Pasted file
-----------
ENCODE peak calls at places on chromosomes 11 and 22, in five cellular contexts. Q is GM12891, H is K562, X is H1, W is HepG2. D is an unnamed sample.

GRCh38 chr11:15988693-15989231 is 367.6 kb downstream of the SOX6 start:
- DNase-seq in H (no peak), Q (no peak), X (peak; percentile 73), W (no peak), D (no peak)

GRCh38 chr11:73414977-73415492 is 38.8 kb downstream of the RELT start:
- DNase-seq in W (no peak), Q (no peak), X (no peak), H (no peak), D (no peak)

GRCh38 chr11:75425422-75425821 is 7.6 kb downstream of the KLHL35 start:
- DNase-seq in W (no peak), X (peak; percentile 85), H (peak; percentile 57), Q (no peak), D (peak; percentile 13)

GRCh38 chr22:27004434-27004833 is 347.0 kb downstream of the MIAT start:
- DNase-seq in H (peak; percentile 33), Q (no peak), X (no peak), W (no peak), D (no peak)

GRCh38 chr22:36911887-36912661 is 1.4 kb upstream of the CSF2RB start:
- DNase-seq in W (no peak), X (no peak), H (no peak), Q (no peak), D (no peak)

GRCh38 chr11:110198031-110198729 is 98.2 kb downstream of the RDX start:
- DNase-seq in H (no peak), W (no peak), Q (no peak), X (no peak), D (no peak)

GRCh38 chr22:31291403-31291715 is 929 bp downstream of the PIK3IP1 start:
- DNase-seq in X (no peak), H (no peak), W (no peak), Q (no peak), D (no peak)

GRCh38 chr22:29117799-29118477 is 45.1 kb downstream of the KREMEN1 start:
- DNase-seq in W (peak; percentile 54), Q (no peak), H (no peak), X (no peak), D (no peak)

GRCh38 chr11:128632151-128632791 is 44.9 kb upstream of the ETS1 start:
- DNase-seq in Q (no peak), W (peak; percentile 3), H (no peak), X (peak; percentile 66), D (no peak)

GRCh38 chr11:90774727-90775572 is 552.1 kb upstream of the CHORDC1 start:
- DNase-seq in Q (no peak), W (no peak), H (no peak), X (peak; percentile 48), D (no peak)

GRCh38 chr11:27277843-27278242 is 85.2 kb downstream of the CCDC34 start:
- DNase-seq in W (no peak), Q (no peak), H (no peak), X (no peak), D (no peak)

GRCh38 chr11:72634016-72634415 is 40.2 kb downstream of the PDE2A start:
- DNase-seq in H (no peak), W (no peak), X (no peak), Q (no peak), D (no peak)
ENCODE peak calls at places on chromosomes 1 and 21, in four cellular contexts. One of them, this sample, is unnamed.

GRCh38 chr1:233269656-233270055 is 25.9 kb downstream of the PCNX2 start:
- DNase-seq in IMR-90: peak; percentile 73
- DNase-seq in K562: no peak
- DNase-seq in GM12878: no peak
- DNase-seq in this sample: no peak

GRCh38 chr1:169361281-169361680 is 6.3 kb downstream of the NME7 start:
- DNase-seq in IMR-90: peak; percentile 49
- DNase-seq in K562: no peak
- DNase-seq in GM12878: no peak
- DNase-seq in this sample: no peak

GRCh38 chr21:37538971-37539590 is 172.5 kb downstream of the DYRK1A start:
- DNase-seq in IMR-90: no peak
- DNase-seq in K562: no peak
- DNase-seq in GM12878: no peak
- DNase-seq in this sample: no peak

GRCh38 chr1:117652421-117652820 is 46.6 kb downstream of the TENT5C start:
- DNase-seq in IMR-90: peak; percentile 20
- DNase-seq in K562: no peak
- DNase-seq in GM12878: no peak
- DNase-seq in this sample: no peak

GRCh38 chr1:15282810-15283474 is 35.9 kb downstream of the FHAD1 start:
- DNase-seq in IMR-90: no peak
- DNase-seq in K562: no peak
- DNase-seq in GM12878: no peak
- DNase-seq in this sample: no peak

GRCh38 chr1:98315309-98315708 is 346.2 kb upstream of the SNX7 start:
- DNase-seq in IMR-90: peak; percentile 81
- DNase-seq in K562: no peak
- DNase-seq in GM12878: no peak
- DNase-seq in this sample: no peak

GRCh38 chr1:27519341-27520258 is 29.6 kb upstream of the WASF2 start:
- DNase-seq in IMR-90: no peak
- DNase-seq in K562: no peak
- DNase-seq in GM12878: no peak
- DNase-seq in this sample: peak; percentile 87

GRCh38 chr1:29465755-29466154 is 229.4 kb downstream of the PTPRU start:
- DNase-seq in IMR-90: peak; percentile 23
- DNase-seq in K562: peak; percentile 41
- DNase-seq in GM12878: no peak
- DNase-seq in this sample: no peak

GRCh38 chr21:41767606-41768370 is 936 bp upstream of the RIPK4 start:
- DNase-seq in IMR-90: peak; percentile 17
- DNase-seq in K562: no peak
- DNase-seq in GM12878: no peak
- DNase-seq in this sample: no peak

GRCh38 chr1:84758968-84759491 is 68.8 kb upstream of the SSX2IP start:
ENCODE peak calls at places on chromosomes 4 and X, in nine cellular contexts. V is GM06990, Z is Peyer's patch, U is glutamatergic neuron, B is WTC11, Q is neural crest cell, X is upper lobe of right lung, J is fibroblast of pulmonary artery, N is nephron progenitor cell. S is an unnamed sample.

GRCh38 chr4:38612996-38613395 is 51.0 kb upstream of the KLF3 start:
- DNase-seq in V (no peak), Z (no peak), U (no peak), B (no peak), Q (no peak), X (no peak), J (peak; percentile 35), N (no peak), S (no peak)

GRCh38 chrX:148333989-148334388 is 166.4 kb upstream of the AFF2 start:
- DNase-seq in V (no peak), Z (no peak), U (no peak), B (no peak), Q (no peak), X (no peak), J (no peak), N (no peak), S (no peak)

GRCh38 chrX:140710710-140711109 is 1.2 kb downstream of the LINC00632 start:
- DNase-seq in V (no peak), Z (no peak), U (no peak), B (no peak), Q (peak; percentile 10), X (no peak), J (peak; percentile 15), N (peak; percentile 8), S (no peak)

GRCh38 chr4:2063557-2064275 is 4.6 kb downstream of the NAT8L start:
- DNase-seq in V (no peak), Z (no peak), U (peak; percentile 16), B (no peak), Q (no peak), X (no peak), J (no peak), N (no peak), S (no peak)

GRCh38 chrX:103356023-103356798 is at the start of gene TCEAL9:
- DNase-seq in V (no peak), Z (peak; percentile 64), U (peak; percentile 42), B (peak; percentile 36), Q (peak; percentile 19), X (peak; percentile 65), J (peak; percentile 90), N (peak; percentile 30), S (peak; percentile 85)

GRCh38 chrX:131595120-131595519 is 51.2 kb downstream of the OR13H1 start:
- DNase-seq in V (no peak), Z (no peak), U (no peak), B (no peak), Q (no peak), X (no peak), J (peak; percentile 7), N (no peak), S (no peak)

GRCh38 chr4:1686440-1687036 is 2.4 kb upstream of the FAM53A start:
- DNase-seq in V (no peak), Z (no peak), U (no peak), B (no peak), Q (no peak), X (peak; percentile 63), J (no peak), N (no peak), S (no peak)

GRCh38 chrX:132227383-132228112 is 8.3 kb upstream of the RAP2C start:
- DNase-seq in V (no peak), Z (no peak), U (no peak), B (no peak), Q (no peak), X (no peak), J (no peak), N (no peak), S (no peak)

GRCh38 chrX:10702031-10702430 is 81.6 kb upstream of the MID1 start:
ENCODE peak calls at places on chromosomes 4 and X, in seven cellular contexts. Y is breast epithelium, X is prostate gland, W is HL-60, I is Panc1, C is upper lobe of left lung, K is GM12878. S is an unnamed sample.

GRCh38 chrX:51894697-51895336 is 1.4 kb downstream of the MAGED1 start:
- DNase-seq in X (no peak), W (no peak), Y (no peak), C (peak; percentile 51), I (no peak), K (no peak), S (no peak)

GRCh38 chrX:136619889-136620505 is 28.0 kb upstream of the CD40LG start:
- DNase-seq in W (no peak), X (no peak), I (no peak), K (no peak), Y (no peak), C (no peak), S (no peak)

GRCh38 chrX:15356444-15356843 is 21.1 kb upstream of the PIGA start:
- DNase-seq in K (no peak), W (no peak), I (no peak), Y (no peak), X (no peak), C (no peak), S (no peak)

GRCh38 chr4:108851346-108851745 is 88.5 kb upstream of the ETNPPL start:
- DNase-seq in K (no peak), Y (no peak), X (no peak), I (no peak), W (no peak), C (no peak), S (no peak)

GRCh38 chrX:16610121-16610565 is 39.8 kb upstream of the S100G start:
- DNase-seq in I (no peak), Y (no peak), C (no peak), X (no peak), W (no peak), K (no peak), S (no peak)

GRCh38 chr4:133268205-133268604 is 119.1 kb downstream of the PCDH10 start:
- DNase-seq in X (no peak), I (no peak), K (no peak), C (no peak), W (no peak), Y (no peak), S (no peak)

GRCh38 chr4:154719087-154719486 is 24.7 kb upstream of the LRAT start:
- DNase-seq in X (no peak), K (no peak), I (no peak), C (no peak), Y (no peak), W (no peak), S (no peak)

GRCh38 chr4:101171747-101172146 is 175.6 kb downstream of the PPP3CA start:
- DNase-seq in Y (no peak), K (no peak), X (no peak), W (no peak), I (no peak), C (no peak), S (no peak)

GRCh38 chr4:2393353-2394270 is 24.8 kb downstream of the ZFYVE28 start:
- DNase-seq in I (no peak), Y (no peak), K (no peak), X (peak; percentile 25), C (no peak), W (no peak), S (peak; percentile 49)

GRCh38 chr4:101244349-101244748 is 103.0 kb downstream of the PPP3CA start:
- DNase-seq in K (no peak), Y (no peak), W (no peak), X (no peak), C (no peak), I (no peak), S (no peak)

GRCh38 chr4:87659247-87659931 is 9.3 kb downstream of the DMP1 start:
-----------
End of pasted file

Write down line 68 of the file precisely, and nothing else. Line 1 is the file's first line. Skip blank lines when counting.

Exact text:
- DNase-seq in IMR-90: peak; percentile 17